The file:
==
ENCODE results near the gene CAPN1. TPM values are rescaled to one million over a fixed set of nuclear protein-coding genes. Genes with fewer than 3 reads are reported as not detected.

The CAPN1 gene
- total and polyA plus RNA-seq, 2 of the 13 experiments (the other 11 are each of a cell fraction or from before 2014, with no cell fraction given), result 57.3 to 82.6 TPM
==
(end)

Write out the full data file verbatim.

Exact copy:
ENCODE results near the gene CAPN1. TPM values are rescaled to one million over a fixed set of nuclear protein-coding genes. Genes with fewer than 3 reads are reported as not detected.

The CAPN1 gene
- total and polyA plus RNA-seq, 2 of the 13 experiments (the other 11 are each of a cell fraction or from before 2014, with no cell fraction given), result 57.3 to 82.6 TPM